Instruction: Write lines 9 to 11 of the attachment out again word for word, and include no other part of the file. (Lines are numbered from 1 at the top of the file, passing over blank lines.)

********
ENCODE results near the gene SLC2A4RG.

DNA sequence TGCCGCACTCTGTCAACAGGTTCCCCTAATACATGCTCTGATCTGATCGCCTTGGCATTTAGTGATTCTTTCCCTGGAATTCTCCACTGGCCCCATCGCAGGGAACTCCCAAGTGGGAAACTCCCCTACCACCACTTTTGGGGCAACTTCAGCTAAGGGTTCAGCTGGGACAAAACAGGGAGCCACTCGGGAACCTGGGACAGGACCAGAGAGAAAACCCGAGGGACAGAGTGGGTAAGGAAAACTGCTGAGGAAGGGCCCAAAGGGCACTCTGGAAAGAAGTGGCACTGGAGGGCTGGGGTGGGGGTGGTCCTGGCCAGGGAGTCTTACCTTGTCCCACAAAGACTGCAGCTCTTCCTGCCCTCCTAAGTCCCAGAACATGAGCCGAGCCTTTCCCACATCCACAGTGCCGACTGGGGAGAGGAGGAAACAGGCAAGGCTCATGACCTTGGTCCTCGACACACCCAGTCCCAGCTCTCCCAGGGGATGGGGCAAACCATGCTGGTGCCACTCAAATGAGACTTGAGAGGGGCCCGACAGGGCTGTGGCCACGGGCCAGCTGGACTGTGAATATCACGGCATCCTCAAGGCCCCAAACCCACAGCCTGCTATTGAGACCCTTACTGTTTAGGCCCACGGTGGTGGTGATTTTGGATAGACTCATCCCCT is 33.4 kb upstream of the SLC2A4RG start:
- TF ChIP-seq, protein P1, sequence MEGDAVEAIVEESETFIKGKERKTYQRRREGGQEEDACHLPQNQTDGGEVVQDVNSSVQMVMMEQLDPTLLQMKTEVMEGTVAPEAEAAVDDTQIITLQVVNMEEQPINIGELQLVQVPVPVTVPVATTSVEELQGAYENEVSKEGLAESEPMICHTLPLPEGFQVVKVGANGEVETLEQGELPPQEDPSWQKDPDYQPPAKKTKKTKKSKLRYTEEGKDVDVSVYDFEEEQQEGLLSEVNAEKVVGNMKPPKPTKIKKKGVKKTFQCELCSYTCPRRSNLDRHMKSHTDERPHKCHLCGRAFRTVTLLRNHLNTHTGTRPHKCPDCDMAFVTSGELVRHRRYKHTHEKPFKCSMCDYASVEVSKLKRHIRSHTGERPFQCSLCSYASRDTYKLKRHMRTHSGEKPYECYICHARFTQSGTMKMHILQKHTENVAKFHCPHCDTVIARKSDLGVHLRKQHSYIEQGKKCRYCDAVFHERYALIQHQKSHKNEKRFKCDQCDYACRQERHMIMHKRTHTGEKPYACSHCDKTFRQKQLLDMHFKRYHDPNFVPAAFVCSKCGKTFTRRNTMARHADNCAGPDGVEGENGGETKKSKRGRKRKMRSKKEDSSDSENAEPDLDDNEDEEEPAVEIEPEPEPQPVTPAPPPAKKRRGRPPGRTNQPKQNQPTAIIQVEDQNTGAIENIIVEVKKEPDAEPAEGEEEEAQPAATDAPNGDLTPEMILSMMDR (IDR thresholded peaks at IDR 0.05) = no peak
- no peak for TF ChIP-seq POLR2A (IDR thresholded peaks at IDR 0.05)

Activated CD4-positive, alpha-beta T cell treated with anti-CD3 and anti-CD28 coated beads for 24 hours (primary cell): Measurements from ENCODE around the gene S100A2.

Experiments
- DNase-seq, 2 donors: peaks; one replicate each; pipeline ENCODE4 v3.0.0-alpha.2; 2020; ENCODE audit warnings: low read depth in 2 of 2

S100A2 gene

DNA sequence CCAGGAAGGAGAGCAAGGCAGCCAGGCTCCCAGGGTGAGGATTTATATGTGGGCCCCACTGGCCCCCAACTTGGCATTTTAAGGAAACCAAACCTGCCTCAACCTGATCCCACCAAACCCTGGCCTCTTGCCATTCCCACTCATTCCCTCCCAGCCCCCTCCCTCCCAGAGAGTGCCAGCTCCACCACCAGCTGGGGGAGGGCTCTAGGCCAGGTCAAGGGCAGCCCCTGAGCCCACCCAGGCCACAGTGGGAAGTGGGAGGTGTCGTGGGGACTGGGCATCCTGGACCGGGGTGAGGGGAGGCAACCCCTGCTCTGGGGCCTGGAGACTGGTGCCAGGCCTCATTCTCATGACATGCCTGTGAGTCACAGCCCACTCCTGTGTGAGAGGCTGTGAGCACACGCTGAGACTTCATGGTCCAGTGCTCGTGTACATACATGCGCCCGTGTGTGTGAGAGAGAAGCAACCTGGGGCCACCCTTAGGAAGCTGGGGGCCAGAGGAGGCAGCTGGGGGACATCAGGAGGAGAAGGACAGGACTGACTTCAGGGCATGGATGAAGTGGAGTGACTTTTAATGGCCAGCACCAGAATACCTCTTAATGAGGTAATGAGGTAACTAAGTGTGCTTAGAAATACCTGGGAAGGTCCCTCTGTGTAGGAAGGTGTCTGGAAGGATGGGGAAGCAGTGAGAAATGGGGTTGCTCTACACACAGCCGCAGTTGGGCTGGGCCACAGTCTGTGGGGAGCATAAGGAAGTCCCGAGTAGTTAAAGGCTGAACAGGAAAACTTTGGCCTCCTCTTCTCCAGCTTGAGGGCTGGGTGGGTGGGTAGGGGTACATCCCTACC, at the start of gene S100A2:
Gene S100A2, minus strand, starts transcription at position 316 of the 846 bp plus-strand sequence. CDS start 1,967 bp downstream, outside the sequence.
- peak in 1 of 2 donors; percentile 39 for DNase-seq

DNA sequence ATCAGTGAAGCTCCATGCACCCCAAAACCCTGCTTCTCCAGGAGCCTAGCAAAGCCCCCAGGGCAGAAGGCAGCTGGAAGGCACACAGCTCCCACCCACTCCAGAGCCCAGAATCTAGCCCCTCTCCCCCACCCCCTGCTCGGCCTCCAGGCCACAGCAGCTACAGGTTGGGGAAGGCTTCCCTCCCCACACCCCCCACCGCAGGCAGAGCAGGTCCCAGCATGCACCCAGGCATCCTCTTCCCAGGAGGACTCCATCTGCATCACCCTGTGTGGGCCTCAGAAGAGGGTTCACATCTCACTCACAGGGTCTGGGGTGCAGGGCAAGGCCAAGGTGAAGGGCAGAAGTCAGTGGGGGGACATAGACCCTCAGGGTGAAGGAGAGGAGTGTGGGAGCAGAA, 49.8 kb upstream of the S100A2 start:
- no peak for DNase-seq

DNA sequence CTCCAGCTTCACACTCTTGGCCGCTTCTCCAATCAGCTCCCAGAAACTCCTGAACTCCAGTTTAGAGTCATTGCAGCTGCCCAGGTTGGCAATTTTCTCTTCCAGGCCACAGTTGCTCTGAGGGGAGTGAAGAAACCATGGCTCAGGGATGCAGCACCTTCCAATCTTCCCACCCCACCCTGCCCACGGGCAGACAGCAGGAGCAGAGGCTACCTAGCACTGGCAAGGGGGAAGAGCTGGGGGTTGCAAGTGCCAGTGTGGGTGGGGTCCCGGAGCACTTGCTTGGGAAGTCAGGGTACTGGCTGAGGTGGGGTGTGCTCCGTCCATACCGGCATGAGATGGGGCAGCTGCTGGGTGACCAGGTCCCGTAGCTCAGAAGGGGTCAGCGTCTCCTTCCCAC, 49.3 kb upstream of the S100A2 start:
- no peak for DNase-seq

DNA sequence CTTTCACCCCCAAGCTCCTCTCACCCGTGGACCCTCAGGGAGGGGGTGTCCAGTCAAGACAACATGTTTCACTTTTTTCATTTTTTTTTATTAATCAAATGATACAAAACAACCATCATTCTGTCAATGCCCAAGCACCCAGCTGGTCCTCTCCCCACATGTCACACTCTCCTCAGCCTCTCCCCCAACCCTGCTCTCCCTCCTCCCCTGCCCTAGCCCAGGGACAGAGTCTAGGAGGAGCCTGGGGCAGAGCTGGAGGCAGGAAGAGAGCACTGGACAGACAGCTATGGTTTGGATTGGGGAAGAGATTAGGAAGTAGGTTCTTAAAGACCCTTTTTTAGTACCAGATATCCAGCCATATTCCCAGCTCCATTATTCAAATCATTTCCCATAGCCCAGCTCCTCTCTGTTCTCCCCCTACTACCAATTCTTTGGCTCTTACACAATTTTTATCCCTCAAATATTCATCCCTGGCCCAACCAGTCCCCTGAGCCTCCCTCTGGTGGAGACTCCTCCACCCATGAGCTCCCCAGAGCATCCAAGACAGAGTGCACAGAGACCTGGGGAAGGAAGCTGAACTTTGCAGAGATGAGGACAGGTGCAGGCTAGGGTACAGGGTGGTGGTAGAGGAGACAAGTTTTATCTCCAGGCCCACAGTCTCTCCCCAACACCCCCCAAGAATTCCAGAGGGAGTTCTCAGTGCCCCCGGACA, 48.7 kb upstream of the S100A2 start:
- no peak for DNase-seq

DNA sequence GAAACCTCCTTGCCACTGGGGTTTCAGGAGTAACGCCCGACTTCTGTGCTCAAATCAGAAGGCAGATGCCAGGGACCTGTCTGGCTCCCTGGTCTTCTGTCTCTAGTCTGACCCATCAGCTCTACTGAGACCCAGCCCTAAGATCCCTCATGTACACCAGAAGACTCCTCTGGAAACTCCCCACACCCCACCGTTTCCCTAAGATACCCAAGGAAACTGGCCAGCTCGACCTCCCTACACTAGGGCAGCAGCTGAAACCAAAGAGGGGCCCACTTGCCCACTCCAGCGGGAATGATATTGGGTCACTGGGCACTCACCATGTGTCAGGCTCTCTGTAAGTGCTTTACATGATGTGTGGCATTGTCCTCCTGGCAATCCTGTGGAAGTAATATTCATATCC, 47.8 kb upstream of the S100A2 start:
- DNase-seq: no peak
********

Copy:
DNA sequence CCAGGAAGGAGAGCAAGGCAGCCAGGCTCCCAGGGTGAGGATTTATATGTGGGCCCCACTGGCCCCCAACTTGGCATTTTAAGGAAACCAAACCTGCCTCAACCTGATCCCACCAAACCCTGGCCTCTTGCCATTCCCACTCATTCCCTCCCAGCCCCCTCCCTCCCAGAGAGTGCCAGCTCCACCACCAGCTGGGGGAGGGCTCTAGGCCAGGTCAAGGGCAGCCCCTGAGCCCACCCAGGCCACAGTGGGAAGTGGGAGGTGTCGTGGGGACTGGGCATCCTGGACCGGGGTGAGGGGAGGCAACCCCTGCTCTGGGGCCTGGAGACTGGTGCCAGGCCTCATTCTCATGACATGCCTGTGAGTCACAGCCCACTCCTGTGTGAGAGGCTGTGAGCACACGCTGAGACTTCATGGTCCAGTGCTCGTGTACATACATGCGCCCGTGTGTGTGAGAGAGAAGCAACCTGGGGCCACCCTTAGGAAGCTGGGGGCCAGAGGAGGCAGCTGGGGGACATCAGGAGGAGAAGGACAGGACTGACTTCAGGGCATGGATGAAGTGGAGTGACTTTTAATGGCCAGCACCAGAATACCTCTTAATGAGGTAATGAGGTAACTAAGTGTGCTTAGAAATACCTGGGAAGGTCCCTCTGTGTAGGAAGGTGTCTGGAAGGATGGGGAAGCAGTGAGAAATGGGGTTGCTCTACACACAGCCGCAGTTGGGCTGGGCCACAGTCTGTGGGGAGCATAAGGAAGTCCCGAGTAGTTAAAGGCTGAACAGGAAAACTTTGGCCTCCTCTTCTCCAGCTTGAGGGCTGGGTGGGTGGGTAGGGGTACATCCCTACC, at the start of gene S100A2:
Gene S100A2, minus strand, starts transcription at position 316 of the 846 bp plus-strand sequence. CDS start 1,967 bp downstream, outside the sequence.
- peak in 1 of 2 donors; percentile 39 for DNase-seq